As this and other diabetes-related QI initiatives have demonstrated, leveraging multisectoral partnerships can be a promising implementation strategy [39]. Because not all municipalities have access to a specialized entity like PCIP, it is important to find sustainable ways to support similar efforts, which could include financing strategies to increase the practice facilitator workforce [21]. Without explicit resources toward these efforts in engaging small practices, the disparity in adoption of clinical practice guidelines will widen, with ensuing ramifications on quality of care and health outcomes among immigrant, minority populations [18].

User Satisfaction and Adoption of QI Initiatives Rely on Implementation of User-Centered Approaches at Every Stage of the Process

As the recent systematic review of CDSS QI initiative highlighted, challenges to implementation primarily center on lack of usability [14]. For this reason, user-centered principles guided our implementation at every stage: The customized report was developed such that only the minimal clinically relevant information was included and took less than 2 minutes to run; the training manual was developed to be user-friendly and practical (eg, step-by-step screenshots); we encouraged a flexible work flow for identification and follow-up of at-risk patients that was manageable for clinic staff members’ workload; and lastly, we developed a semimanual alert for screening that was available at point-of-care but did not significantly disrupt clinician workflow (ie, no additional screen changes or clicks required). This ability to implement user-centered principles depended on meaningful engagement and feedback from key stakeholders, which has been similarly emphasized in other studies [14].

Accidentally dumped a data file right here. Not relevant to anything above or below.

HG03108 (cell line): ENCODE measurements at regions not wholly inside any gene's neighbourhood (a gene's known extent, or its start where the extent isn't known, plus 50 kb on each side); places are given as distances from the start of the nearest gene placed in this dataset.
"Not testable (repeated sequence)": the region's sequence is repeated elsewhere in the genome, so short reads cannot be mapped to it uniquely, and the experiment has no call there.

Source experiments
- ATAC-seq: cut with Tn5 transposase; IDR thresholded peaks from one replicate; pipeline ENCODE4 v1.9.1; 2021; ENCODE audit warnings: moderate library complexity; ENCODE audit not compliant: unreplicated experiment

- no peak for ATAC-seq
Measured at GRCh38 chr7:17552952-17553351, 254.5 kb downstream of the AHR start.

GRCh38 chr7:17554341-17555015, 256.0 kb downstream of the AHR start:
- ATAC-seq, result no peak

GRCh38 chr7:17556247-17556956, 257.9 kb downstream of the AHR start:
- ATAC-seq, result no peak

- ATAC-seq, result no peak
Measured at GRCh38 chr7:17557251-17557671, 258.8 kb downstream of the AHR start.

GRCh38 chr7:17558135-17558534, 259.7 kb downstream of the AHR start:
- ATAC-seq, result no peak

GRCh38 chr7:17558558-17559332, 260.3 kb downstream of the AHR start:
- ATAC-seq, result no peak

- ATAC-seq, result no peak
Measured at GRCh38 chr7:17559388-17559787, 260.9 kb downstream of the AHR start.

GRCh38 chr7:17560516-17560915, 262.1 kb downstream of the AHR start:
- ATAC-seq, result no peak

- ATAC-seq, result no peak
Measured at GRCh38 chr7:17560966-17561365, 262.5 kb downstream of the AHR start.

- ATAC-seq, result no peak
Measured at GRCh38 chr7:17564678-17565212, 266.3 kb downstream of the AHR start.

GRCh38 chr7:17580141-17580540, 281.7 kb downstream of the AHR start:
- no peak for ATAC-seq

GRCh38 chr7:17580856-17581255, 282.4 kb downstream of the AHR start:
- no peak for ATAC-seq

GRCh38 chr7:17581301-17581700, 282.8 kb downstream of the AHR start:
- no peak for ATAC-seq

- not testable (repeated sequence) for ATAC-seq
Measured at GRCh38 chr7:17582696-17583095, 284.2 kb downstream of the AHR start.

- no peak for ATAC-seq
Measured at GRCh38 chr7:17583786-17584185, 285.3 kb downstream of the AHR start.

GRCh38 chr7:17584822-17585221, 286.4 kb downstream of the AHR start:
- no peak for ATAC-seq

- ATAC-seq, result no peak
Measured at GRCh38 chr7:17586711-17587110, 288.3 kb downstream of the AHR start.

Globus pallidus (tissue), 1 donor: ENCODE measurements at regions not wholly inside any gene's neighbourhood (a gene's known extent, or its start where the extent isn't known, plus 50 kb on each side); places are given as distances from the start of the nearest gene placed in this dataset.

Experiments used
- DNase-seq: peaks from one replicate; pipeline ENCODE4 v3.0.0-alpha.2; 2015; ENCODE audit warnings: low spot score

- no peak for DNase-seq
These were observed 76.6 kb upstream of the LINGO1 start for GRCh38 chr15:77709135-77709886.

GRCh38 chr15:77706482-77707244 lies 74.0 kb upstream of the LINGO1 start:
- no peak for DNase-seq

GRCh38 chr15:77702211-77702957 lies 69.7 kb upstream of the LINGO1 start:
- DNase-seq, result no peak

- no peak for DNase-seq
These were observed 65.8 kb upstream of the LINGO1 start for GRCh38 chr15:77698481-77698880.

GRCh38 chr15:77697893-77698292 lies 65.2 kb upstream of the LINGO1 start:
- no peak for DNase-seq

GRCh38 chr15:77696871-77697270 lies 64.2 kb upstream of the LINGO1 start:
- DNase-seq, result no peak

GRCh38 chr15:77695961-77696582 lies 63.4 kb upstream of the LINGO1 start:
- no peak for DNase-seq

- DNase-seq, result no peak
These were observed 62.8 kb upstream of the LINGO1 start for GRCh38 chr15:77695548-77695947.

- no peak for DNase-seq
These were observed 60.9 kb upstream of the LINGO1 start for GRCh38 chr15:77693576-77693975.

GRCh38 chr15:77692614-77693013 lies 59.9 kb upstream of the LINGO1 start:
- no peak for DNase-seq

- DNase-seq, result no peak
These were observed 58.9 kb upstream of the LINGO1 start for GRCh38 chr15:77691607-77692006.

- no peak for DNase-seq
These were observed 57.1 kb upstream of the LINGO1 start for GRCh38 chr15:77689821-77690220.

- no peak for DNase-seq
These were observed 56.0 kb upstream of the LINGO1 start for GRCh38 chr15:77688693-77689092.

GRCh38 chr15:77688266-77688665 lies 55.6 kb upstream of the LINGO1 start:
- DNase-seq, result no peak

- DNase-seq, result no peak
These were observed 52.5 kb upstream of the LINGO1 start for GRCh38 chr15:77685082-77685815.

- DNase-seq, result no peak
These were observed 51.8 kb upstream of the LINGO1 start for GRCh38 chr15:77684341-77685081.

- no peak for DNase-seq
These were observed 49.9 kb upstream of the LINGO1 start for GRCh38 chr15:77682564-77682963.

Informal and Formal Strategies to Develop and Sustain Relationships With Primary Users of the QI Initiative Are Essential for Increasing Trust, Legitimacy, and Ultimately, Adoption

In addition to implementation barriers related to user-friendliness, user attitudes (eg, clinician skepticism about utility of CDSS) can significantly impede adoption [14]. Our previous work with small practices demonstrated the utility of applying community-based participatory research approaches to communication and relationship building to surmount these challenges [17]. Indeed, small practices often do not have the resources for a dedicated informatics staff member or an internal informatics department, which can amplify issues of distrust (especially around sharing patient data with external QI implementers). Accordingly, we sought to develop trust by conducting frequent on-site visits from the practice facilitators and the academic research team, being transparent about the procedures (eg, creating and deleting user accounts in the presence of a clinic staff member), and offering TA at each contact. TA was offered on a wide range of EHR issues and not just those related to our Screen at 23 efforts such as assistance with system updates and submitting tickets for technical support. It was equally important that we engaged not just the clinician in the process but also all staff at the clinic since small practice staff often wear multiple hats to offset the common challenge of staff shortage. Lastly, sustained contact in the form of formal follow-up TA sessions helped with continued communication and increased accountability for adoption of the initiative.